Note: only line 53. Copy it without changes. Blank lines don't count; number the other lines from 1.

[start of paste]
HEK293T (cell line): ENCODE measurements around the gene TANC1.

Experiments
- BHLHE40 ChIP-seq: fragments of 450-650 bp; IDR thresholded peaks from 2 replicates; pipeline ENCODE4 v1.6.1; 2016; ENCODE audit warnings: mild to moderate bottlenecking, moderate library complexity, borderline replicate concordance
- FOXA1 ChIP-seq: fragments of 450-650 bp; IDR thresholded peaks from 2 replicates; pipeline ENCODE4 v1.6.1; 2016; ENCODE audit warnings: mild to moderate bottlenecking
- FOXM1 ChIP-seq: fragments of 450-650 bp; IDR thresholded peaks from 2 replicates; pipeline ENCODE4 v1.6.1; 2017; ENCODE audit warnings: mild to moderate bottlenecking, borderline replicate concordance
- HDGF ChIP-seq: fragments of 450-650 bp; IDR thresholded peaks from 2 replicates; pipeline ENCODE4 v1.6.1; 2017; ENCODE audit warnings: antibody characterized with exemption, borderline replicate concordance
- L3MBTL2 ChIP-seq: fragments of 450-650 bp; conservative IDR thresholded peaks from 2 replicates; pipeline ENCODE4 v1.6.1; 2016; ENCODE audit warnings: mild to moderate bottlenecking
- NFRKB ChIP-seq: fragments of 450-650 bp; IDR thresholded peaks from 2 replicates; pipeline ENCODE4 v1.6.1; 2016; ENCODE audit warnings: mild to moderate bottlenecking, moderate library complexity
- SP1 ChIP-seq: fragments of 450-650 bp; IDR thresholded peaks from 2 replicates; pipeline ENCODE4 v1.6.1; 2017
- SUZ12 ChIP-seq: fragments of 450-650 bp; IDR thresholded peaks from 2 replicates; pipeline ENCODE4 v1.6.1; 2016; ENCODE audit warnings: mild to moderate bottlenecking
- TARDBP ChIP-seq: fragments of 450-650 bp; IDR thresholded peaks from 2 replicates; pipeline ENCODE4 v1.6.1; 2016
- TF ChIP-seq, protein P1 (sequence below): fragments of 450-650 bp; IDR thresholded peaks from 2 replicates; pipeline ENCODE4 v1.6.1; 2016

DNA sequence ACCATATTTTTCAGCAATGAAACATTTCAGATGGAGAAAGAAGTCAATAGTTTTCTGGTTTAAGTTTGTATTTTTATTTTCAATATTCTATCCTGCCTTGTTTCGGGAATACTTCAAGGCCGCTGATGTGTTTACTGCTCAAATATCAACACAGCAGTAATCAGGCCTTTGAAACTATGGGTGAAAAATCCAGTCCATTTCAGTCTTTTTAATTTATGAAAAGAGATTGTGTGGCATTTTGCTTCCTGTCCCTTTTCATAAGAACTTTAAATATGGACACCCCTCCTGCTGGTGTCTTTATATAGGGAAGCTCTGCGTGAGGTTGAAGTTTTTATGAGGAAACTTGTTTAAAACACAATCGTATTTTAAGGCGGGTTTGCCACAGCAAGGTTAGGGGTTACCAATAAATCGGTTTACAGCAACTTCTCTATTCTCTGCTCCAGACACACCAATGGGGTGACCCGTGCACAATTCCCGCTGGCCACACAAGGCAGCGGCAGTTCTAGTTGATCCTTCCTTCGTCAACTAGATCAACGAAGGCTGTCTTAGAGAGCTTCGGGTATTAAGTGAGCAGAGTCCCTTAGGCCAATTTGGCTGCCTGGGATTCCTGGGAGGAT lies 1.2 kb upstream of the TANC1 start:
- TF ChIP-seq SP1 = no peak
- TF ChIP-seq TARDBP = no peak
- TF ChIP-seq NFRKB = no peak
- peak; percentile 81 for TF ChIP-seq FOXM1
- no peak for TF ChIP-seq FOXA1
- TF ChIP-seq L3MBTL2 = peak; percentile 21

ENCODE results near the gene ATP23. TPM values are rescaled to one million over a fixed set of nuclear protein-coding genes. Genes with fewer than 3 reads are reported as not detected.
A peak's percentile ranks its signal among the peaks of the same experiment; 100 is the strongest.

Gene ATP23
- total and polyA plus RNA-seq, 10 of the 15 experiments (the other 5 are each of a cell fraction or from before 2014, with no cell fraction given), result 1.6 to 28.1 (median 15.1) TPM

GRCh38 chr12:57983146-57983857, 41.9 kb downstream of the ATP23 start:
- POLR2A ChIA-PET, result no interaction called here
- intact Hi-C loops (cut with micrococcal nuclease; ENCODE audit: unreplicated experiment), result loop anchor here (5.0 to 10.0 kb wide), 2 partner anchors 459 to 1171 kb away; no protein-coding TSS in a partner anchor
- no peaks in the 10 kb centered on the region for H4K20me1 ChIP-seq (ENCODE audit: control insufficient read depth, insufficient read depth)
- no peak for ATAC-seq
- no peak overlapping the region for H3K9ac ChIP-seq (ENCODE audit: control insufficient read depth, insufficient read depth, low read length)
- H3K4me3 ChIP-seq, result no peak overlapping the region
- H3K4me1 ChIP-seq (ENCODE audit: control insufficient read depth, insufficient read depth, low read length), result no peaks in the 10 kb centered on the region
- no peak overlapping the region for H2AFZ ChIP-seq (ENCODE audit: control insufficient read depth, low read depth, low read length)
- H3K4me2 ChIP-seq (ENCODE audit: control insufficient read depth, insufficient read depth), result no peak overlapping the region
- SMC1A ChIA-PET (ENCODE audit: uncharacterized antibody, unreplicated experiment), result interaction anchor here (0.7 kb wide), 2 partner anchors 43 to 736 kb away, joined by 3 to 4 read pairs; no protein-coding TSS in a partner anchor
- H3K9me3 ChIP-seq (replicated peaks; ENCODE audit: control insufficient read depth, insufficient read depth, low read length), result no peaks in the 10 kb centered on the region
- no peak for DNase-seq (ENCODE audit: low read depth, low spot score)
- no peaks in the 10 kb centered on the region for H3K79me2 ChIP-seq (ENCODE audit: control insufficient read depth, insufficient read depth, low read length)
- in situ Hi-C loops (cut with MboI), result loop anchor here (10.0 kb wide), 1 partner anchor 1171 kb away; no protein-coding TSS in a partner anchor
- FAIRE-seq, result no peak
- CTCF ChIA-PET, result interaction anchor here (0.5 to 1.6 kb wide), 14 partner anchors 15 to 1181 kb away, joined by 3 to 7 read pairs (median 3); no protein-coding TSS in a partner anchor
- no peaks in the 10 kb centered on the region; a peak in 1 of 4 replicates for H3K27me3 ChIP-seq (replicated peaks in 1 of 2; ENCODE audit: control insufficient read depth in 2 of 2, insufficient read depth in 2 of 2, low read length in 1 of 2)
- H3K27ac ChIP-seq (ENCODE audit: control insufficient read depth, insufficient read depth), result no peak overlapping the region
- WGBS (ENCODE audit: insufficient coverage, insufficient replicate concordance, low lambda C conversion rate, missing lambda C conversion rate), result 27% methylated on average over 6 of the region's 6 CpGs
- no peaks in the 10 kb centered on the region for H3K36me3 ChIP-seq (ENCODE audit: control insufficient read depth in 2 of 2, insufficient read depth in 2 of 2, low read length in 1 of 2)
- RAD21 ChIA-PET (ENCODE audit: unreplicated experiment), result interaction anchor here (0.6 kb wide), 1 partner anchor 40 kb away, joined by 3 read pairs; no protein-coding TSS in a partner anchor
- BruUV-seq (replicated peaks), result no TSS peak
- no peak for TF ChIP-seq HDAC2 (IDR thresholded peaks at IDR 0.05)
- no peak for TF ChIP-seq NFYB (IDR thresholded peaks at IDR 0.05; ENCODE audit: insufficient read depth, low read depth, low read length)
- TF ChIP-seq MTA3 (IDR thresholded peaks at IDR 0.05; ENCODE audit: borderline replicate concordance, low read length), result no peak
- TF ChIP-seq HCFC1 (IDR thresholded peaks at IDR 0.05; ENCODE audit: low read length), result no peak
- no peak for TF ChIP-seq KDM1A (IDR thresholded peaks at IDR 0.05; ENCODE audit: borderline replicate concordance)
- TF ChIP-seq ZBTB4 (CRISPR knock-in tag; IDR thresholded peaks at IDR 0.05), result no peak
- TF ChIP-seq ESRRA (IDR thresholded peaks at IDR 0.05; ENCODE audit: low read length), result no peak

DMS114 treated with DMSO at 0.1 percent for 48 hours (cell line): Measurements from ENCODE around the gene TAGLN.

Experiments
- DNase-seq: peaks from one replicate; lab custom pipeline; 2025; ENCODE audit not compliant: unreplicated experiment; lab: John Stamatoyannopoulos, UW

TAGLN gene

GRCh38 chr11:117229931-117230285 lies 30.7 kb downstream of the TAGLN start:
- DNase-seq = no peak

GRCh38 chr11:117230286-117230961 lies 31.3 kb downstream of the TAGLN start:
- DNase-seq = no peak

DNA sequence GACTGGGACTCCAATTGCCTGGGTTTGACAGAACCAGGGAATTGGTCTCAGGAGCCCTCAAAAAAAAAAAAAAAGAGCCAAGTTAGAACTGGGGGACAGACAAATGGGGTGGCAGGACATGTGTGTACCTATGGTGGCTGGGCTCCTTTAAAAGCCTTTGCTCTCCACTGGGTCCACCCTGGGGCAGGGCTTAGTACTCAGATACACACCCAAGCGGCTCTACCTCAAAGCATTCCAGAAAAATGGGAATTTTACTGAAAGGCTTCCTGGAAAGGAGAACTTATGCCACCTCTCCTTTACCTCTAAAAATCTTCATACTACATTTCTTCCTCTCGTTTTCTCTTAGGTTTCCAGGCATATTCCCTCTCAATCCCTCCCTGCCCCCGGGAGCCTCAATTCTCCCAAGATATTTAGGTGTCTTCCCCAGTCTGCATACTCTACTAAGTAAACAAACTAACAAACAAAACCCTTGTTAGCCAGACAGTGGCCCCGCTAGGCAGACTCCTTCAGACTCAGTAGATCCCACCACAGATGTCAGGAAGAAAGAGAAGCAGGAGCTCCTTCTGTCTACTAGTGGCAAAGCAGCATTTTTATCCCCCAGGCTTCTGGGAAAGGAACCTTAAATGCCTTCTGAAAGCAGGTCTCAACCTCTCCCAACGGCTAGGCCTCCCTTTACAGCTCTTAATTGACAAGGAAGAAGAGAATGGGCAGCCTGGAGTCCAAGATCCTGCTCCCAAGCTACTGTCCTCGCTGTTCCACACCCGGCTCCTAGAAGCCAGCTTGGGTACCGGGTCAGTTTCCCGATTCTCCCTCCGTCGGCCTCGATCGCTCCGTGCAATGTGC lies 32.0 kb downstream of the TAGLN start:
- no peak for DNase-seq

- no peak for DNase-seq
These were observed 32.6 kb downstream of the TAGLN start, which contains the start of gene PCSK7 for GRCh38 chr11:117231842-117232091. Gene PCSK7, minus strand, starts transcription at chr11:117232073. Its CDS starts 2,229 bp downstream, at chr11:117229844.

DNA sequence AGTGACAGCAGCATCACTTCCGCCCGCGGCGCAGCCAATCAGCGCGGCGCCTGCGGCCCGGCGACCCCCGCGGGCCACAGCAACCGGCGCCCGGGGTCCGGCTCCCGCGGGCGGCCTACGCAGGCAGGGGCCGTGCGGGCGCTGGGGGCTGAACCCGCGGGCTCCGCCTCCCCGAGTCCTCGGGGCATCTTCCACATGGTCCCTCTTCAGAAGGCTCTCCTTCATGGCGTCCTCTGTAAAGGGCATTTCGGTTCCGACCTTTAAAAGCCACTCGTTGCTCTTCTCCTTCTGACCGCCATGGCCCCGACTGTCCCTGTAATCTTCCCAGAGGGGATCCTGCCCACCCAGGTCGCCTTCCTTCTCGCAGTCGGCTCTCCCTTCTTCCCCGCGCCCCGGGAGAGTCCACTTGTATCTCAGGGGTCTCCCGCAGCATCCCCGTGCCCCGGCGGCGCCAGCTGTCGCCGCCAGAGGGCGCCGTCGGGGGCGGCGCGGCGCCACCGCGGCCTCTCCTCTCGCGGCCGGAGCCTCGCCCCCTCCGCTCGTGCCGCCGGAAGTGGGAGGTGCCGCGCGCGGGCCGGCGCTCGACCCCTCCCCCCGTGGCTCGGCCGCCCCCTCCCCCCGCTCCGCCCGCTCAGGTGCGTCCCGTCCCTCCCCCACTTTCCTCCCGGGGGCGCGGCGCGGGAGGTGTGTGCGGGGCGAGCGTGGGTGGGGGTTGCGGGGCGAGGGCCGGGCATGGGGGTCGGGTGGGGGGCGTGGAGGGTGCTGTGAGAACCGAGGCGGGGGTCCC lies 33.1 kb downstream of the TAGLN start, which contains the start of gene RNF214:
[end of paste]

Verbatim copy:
- TF ChIP-seq ESRRA (IDR thresholded peaks at IDR 0.05; ENCODE audit: low read length), result no peak